So here is a great exercise I learned at a Tara Brach conference. Tara Brach She is truly an amazing teacher and human being. This exercise is a great way to feel Enjoyment and Pleasure. It is also a great exercise to deepen loving bonds with partners, children, friends, family, etc. And, of course that will also increase your Pleasure.
EXERCISE: TELL ME WHAT YOU LOVE!
Try this experiential exercise 1-on-1 with someone you love or desire to grow closer to, a partner, child, or friend.
1-Sit facing each other at a comfortable distance and set a timer on your phone for 2 minutes.
2-Decide which person is going to begin as (A), the Questioner and who is going to be (B), the Answerer.
3- (A) makes comfortable eye contact with (B) and using their name, asks this question. “ ______please tell me what you love?”
4-(B) provides a one word, or a one sentence answer of something they love or really enjoy. I.e. “Nature”, or “Being with you”, etc.
5-(A) registers that they heard this answer with a nod or a thank you, and then pauses for a few seconds and then asks the same question again…___ please tell me what you love?
6- (A) asks the same question, and (B) answers over and over for entire 2 minutes.
7- PAUSE and both A & B check inward with bodies and hearts and notice how the process has shifted any feelings, emotions and sensations so far.
8-Then you switch roles, set the timer for 2 more minutes and (B) begins asking (A) the same question. “_______ please tell me what you love?”
9- Again, PAUSE at the end and notice the pleasure, feelings and emotions this connection has generated in both of you.
10-There is no cross talk or commenting on the other person’s answers, you are just witnessing each other sharing what they love and increasing your emotional resonance. Which is very Pleasurable.
Please give this and try and let me know how it goes. Couples who do this on a regular basis have a deepened connection and build up their Couple resiliency. This resiliency which helps balance out the effects of the normal relational conflict we all experience. And, kids love this one.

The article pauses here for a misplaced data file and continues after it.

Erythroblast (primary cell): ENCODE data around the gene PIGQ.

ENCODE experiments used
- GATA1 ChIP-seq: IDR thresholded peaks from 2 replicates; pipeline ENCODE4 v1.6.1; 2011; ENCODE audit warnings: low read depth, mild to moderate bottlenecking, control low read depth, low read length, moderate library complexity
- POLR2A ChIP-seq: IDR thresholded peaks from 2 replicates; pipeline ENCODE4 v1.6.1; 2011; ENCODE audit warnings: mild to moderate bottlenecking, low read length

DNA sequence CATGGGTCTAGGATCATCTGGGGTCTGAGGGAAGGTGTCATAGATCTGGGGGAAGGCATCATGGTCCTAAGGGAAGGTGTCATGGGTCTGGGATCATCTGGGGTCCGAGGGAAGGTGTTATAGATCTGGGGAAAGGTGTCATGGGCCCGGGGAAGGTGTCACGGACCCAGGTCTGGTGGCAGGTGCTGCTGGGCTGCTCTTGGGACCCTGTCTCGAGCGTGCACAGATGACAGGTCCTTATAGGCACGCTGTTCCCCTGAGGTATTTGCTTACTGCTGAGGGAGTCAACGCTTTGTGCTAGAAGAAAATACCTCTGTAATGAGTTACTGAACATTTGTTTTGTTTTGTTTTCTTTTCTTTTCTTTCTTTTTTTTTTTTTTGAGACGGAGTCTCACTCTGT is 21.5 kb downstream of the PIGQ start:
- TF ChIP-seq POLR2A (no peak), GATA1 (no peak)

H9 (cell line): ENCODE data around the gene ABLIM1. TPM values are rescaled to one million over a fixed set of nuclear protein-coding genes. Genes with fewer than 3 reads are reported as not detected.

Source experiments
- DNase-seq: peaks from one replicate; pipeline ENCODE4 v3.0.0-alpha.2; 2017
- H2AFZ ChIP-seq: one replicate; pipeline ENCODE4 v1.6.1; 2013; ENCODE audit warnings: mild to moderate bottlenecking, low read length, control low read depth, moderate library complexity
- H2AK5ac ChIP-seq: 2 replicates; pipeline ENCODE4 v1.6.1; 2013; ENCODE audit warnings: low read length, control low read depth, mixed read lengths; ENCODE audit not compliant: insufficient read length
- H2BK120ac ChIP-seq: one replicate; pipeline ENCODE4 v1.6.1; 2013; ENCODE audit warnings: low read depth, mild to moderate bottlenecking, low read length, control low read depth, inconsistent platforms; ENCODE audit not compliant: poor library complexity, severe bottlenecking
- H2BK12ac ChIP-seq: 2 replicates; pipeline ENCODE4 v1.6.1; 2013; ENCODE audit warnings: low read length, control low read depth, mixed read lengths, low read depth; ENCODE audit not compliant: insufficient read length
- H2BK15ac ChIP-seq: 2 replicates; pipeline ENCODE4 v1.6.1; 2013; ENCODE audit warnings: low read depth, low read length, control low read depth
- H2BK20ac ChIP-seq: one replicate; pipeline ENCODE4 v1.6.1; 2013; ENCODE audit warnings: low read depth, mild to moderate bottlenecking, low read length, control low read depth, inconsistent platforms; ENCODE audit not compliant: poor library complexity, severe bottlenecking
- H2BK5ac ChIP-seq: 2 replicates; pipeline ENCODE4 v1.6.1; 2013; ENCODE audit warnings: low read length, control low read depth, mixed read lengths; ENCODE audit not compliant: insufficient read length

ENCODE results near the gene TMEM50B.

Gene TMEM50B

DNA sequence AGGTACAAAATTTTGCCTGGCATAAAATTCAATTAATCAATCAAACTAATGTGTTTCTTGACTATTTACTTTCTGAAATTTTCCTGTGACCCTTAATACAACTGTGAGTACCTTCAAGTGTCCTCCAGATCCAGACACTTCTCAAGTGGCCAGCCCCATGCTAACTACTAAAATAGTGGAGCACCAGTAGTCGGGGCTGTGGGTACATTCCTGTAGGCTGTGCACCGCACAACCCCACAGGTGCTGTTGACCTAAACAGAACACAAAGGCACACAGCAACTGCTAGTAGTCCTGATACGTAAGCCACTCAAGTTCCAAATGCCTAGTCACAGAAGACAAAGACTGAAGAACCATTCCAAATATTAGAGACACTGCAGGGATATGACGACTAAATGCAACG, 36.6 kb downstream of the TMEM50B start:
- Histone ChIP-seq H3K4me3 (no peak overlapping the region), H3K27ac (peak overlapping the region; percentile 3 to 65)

What was that exercise like for you? Was there any discomfort in the process? Sometimes intimacy is difficult even though it is what most of us long for in a relationship.
Which role did you enjoy most? What was the difference inside your body and heart when you were the questioner? When you were the answerer?
Hello all, and happy July! I received a few comments after the previous Pleasure blog expressing a desire for more content about how to get more Enjoyment from healthy Pleasure. So as requested, part 2!
My first suggestion comes personal experience. Learn how to SLLOOWWW DOWN! We race through our lives, cramming in experiences, relationships, long to-do lists, and job/career pressures. We are so busy, (I was so busy) it is hard to have any space to deeply feel anything, much less Pleasure.The pace by which we live our lives impacts our ability to feel our lives. The slower we move through life, the more time and space we have to FEEL our lives. Of course, this stance is challenging when it comes to unpleasant sensations. One reason many of us compulsively ‘water ski across the surface of our lives’. But the benefits of slowing become more evident when it comes to increasing enjoyment of our healthy Pleasure. Being Present is so much harder when we are racing about.
The best way to get more enjoyment out of Pleasure is to be “Fully Present” and solely in that period of time the Pleasure is occurring. In this way, allowing the Pleasure to deeply register in mind and body. This is important because what we FOCUS upon we potentiate, increasing its power. Rick Hanson’s research Rick Hanson suggests that we must focus upon, keep in our awareness, a positive experience for at least 30 seconds. This enables the brain to register the positive experience as stimuli that matters. Our brains are biased toward negative stimuli so it takes extra effort to register positive stimuli. In the past, by barely noticing when something pleasant occurred, I have skimmed over (missed) the Pleasure within that experience in my hurry to move onto what came next. And, consequently I missed enjoying that Pleasure.
Many of you have heard about Mindfulness. But for those that are less familiar with the concept, here is a simple definition of mindfulness, or being “Fully Present”. Being Present occurs when you are aware and conscious of what is occurring, and keeping mind & body fully in the experience. This sounds easy but it is not. Many of us have an experience but do not register the impact or notice what is occurring within our own body. This can occur due to living in our head/thoughts, or in a different time zone. We think about the contents of our to-do lists, or worry about tomorrow, or obsess about an earlier situation, i.e. the past. Another words, we are not actually living in the Present, but in the past, or the future, or in caught in worry or compulsive mental loops.
Healthy Pleasure restores safety physiology, as I have previously stated. But did you know that experiencing the physiological impact of Pleasure (the Enjoyment) also improves heart health, deepens bonds in relationships, and balances out the pain and stress that can very easily overwhelm our everyday lives? An additional benefit of Pleasure is that it increases gratitude, which has its own health benefits. When I feel the Pleasure of a loving encounter with friends, or the rush that comes while surfing (every day surfing is a good day even if I never catch a wave), not only does my heart rate slow and harmonize, my physiology settles and my sense of well-being and feelings of gratitude soar.